I couldn’t find my pants without Google. Well, perhaps this is a slight exaggeration. But when I’m looking for answers, my natural instinct is to ask the big G.
I recently shared a post on some of the nifty Easter Eggs (hidden features) in Google Search. Now I’d like to show you how to search Google like a boss using search operators.
A search operator (sometimes referred to as a search parameter) is a character or string of characters used in a search engine query to narrow the focus of the search. In a nutshell, by including one or two extra elements in your search query, you can hone in on specific results faster. It sounds complicated, but using search operators couldn’t be easier.
These are some examples of search operators you can use with Google.
Search social media
Put @ in front of a word to search social media. For example, @twitter.
Search for a price
Put $ in front of a number. For example, camera $400.
Put # in front of a word. For example, #throwbackthursday
Exclude/include words from your search
Put – in front of a word you want to leave out.
For example, if you were searching for information about Sydney, but didn’t want your results to be polluted by information about the city’s unaffordable housing, you could search for the following:
This would return results for “Sydney”, while removing any that feature the word “housing”.
Using + forces Google to return common words that might ordinarily be discarded. For example, Vegemite +and toast
Search for an exact match
Put a word or phrase inside quotes. For example, “tallest building”.
Search for wildcards or unknown words
Put a * in your word or phrase where you want to leave a placeholder. For example, “largest * in the world”.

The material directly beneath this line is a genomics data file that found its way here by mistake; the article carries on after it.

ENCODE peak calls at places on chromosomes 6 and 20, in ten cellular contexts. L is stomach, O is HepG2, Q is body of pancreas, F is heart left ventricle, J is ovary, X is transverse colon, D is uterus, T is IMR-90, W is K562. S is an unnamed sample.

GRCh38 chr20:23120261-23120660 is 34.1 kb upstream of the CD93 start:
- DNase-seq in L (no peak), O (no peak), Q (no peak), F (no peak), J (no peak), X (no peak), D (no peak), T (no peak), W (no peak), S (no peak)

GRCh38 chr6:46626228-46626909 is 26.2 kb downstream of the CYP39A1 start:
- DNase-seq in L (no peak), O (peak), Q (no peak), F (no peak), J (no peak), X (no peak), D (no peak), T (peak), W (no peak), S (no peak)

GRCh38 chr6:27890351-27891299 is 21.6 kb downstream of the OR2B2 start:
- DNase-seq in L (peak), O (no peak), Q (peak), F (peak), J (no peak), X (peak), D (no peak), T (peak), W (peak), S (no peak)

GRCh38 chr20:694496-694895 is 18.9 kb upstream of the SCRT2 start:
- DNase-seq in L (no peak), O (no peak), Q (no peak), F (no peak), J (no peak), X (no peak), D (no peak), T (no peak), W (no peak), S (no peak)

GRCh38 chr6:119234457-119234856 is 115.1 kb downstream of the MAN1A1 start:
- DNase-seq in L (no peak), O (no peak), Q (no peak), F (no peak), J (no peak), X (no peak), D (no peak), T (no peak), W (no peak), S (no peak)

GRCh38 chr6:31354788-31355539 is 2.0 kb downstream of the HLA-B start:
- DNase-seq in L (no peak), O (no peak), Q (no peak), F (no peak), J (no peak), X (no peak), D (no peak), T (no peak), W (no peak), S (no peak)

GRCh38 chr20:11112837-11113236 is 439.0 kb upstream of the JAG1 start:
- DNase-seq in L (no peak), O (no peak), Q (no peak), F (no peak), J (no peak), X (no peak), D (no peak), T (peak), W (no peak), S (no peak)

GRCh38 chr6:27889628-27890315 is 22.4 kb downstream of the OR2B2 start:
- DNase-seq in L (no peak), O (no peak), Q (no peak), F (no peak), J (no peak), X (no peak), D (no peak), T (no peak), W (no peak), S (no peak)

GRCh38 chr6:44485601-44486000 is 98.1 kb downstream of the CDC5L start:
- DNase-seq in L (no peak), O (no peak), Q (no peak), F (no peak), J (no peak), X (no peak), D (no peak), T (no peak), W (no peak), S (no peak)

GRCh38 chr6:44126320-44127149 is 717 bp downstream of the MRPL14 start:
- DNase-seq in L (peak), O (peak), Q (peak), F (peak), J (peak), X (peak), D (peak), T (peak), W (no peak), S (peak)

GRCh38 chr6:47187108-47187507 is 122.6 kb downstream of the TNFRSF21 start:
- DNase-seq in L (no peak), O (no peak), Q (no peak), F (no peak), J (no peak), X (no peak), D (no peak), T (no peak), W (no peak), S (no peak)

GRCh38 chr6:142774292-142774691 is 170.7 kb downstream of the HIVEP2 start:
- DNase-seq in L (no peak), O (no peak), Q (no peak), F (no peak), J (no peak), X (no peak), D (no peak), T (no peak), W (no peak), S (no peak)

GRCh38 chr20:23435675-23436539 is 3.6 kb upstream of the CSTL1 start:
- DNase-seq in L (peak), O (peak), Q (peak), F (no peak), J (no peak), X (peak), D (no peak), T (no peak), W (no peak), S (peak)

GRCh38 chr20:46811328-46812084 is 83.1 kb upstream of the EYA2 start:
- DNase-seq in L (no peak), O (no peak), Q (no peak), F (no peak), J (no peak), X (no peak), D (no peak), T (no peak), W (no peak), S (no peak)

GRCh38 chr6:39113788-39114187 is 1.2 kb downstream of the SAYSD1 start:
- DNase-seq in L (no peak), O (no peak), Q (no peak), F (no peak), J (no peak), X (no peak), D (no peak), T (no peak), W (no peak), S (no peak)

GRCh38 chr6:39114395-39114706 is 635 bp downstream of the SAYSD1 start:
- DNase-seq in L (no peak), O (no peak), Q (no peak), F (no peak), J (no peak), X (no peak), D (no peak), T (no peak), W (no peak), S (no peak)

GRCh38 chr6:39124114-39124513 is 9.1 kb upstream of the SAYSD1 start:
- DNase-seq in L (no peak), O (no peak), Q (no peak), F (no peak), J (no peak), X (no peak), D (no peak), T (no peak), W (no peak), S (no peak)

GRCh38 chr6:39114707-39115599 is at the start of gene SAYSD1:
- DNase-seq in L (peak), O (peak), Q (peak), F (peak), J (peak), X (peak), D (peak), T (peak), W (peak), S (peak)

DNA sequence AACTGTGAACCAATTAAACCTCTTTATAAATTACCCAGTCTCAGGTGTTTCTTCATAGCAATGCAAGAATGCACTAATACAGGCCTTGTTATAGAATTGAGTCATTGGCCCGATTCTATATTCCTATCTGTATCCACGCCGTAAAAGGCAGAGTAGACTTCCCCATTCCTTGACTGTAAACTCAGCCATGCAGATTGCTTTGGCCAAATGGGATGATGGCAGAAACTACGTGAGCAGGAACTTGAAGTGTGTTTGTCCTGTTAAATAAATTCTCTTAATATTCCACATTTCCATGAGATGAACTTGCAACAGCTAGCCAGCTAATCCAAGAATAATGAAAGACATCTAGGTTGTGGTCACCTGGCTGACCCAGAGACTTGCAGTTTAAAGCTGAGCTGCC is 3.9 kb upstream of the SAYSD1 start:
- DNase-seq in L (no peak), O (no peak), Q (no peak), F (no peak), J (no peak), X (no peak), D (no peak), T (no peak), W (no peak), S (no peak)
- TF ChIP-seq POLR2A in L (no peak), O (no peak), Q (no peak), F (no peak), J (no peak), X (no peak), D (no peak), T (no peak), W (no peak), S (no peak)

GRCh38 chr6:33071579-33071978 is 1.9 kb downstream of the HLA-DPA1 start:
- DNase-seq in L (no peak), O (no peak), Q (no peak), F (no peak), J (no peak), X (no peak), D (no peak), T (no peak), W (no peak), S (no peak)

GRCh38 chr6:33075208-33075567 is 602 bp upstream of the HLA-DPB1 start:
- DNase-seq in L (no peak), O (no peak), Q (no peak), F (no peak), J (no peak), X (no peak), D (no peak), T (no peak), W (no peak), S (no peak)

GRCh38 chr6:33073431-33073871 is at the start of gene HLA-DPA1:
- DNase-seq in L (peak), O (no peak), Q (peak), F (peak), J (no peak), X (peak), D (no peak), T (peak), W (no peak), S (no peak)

This is particularly useful for when you only half remember shit (like song lyrics).
Search within a range of numbers
Put .. between two numbers. For example, camera $50..$100.
Put “OR” between each search query. For example, marathon OR race.
Search for a specific site
Put “site:” in front of a site or domain. For example, site:youtube.com or site:.gov.
Search for related sites
Put “related:” in front of a web address you already know. For example, related:time.com.
Get details about a site
Put “info:” in front of the site address.
See Google’s cached version of a site
Put “cache:” in front of the site address.
Adding a tilde ~ to a search word tells Google that you want it to bring back synonyms for the term as well. For example, entering “~technology” will bring back results that include words like “automation”, “machinery” and “robotics” which are all synonyms of “technology”.
allintitle: (and also intitle:)
Searches only for sites with the given word(s) in the page title. Intitle: does the same thing but for single words and can be used with more flexibility.
The results would show pages with just “car” in the page title, and with “automatic” elsewhere.
allintext: (and also intext:)
This operator searches only for sites where the given word(s) are in the text of the page.
allinurl (and also inurl:)
This one fetches results where the keywords are in the URL. This is useful if you’ve forgotten the exact URL of a website, but can still remember bits of it.
For example, allinurl social examiner brings up socialmediaexaminer.com
allinpostauthor: (and also inpostauthor:)
Exclusive to blog search, this one picks out blog posts that are written by specific individuals.
Will mostly return pages for pubs that are in Sydney. Very cool.
For example, define:habitat will return definitions from different websites.
This lets you search for a certain filetype.
For example, type:pdf will bring back only PDF results.
You can also search for specific file types in Google Drive the same way, which I find to be a huge time-saver.
Will bring back results both for Sydney pages on weather websites, as well as a little weather widget at the top of the results page.
Of course, most of the time Google knows what you mean or are looking for anyway, so search parameters aren’t always necessary. But, for power users, these operators can make your search queries all the more convenient. The hardest part is remembering them.
Content marketer, blogger, author and tech geek.